How does genotype affect phenotype? Simple. Genotype is the collection of genes responsible for the various genetic traits of a given organism. Genotype refers specifically to the genes, not the traits; that is, the raw information in an organism’s DNA.
For example, two mice that look virtually identical could have different genotypes. But if they have visibly different traits – say, one has white fur and the other has black fur – then they have different phenotypes.
An organism’s genotype is the set of genes in its DNA responsible for a particular trait.
Genotype simply means what alleles are carried in a particular organism’s DNA. It can’t be determined by simple observation; it requires biological testing. Genotype is inherited from an organism’s parents and expresses all of the genetic information about it.
An organism’s phenotype is the physical expression of those genes.
Genotype is determined by the makeup of alleles, pairs of genes responsible for particular traits. An allele can be made up of two dominant genes, a dominant and a recessive gene, or two recessive genes. The combination of the two, and which one is dominant, determines what trait the allele will express.
For example, if you met someone with albinism you would know they most likely have a mutated TYR gene, because that’s the most common cause of albinism. That mutated TYR gene is part of their genotype. Albinism is part of their phenotype.
Phenotype is what you see – the visible or observable expression of the results of genes, combined with the environmental influence on an organism’s appearance or behavior. Everything from the shape of a bird’s wing to the song of a humpback whale can be considered part of the phenotype: observable aspects of that animal that are determined, at least in part, by its genes.
Genotype and phenotype are two fundamental terms in the science of genetics. The two terms are often used at the same time to describe the same organism, but there is a difference between genotype and phenotype:
Genotype refers to the genes responsible for a trait, phenotype is the visible result of those genes, as these examples of genotype and phenotype will demonstrate.
The story of one well-reputed strain, OG Kush, is a prime example for explaining the difference between genotype and phenotype. OG Kush was bred from cannabis seeds that originated from an accidental pollination of a cultivar called Emerald Triangle by a male Hindu Kush plant. The Floridian grower then brought a cutting to Southern California in the early ’90s. The cannabis he perpetuated from clones became very popular. These clones, which had identical genomes and were therefore of the same genotype, were grown in different locations across California and developed different phenotypes after exposure to their particular environments.
The way an organism physically expresses itself via its genetic makeup is its phenotype. All expressed, observable traits associated with an organism are that organism’s phenotype. The phenotype is a result of selective gene expression, or the ability to turn genes on or off. Genes may turn on or off depending on environmental conditions, which alter the organism’s phenotype. Terpene and cannabinoid profile, height, bud density, and leaf shape are all examples of phenotypic traits that can vary with different growing conditions, even within the same genotype.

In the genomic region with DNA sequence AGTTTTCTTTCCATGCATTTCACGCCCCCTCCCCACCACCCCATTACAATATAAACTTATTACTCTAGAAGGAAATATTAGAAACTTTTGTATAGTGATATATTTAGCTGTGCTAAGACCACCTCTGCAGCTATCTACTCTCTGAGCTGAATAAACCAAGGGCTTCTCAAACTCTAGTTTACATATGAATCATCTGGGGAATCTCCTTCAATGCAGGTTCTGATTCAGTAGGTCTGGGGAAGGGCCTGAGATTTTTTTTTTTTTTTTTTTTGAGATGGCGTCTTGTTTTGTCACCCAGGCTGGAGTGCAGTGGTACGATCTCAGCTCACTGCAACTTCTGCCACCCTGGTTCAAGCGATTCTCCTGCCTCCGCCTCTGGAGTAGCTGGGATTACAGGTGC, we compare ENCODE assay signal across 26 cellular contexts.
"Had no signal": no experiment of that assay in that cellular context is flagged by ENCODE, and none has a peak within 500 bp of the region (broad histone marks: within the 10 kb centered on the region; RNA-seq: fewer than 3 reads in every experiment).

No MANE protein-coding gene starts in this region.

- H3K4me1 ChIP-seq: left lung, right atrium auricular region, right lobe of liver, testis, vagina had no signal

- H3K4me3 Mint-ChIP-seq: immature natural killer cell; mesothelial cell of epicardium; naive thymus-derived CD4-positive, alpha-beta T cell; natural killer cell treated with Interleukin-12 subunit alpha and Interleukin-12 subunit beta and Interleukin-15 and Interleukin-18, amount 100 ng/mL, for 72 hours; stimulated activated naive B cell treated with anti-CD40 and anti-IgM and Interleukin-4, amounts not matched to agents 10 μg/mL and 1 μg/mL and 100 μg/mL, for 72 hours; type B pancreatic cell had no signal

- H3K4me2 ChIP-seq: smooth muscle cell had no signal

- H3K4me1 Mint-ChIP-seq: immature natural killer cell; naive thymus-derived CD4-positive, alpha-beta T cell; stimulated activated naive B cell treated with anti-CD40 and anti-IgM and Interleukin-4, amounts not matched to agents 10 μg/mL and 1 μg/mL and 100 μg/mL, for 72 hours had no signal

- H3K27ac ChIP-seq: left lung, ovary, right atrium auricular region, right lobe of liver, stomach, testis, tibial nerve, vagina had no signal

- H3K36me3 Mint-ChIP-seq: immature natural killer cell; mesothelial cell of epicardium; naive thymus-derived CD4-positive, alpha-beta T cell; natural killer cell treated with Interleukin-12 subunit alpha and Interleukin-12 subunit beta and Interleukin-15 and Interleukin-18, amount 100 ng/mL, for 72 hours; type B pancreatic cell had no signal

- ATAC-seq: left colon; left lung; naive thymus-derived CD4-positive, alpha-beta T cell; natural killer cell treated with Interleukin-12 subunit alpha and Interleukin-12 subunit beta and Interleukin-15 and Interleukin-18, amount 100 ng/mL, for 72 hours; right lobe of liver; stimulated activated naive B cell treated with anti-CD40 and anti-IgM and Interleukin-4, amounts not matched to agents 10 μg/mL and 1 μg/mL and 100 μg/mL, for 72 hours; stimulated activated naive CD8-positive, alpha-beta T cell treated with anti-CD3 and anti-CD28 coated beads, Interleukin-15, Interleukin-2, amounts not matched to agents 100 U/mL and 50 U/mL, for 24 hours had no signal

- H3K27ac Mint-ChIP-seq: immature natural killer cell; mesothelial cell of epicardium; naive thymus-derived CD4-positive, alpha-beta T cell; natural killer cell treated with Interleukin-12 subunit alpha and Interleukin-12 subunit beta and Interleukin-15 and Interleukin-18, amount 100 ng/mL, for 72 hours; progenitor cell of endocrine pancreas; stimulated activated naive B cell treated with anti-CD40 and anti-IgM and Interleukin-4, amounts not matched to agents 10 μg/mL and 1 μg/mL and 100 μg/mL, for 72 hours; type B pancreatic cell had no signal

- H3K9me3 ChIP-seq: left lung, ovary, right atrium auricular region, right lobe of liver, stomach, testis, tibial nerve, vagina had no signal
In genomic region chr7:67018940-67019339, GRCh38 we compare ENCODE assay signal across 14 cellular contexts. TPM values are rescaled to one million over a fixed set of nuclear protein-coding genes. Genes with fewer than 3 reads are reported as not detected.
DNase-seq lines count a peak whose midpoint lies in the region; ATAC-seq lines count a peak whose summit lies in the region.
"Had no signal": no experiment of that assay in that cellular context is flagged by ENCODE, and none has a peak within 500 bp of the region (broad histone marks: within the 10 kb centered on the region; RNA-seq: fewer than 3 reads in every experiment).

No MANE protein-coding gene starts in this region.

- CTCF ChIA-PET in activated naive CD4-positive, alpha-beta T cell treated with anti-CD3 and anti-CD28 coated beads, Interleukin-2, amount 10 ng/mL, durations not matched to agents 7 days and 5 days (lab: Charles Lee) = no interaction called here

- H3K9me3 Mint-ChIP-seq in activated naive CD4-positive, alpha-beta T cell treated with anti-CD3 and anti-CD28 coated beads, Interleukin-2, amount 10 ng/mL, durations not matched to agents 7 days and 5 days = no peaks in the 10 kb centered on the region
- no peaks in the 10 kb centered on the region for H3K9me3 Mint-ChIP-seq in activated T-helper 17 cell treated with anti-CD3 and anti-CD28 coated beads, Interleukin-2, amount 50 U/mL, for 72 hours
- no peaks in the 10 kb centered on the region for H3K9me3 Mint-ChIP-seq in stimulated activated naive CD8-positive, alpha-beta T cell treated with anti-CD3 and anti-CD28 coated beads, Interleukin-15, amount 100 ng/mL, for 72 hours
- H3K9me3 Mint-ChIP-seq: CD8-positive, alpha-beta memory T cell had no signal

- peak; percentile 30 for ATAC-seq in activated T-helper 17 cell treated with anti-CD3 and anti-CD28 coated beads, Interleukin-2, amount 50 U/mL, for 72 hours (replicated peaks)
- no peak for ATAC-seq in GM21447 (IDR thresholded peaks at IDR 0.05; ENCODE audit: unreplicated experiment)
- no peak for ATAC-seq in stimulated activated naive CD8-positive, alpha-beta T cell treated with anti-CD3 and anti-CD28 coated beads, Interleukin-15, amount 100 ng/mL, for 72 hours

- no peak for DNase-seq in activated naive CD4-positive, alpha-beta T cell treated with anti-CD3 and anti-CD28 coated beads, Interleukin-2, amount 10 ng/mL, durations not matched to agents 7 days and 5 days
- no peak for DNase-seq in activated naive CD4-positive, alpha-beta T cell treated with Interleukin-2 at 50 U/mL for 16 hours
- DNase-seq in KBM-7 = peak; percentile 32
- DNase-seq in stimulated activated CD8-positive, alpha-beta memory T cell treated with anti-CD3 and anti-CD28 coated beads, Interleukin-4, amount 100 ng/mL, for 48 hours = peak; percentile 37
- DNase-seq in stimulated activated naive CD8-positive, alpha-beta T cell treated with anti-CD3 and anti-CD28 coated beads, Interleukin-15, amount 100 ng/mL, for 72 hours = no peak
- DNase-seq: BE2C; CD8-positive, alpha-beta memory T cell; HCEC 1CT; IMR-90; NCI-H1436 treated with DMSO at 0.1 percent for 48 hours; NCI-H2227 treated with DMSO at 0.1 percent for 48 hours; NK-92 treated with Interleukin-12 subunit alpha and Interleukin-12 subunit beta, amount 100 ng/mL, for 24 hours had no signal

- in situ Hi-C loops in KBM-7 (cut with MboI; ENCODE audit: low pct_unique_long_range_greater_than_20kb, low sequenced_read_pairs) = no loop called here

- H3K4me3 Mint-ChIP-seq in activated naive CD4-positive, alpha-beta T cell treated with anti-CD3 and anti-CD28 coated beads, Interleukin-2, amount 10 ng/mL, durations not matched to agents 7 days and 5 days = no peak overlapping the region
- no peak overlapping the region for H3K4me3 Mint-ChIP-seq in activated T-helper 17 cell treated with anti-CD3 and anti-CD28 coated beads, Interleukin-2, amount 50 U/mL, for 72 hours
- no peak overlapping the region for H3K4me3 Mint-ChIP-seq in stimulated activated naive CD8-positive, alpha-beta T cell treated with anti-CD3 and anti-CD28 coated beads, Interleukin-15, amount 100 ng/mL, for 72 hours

Two plants with the same genetics that grow in different environmental conditions may lead to multiple phenotypes. (Photo by: Gina Coleman/Weedmaps)
At the basic level, the term genome refers to all of the genetic material of an organism, cell, or tissue. Coding DNA translates into proteins while noncoding DNA does not, therefore, not all DNA in the genome influences the development of an organism. Certain consequential sequences of DNA found within the entirety of an organism’s genome are considered that organism’s genotype. These sequences vary among individuals within the Cannabis sativa L. species.
Physical differences between clones are a consequence of exposure to different environmental conditions. This is called phenotypic plasticity. In other words, it is the ability of an organism to adapt to changing conditions of light, air, water, or nutrient levels. This is especially relevant for plants because they are typically stuck in one place and forced to adapt to their surroundings.
A plant’s phenotype is the way it physically expresses its genetic makeup. (Photo by: Gina Coleman/Weedmaps)
The origins of different cultivars of apples (Granny Smith, Honeycrisp, pink lady, etc.) have been thoroughly documented by the farmers that first bred them. However, the lineage of even the most famous cannabis cultivars, commonly referred to as strains , can be hazy due to the lack of documentation in an industry that still maintains its roots underground.
For example, in an area with limited sunlight, a plant’s leaves that were genetically predisposed to be narrow might start to grow wider and more broad to absorb as much light as possible. A clone of that exact plant, but grown in an area with a wealth of sunlight, may develop slender and more elongated leaves, as it will not need to compete so hard for the light. These plants’ abilities to alter their physical traits in order to thrive in their environments is an example of phenotypic plasticity. Plasticity accounts for the physical deviations among clones, which would otherwise be identical due to their shared genotype.
Growers who have received a clone from a breeder will receive a plant with the same genotype as the mother. But they will want to inquire closely about the growing conditions the breeder used to get the plant to express the desirable traits they were attracted to if they hope to grow a similar phenotype.
What’s the Difference Between Phenotype and Genotype? What You’ll Learn In This Article Genomes are only identical in the case of clones, but genotypes may be similar in seeds harvested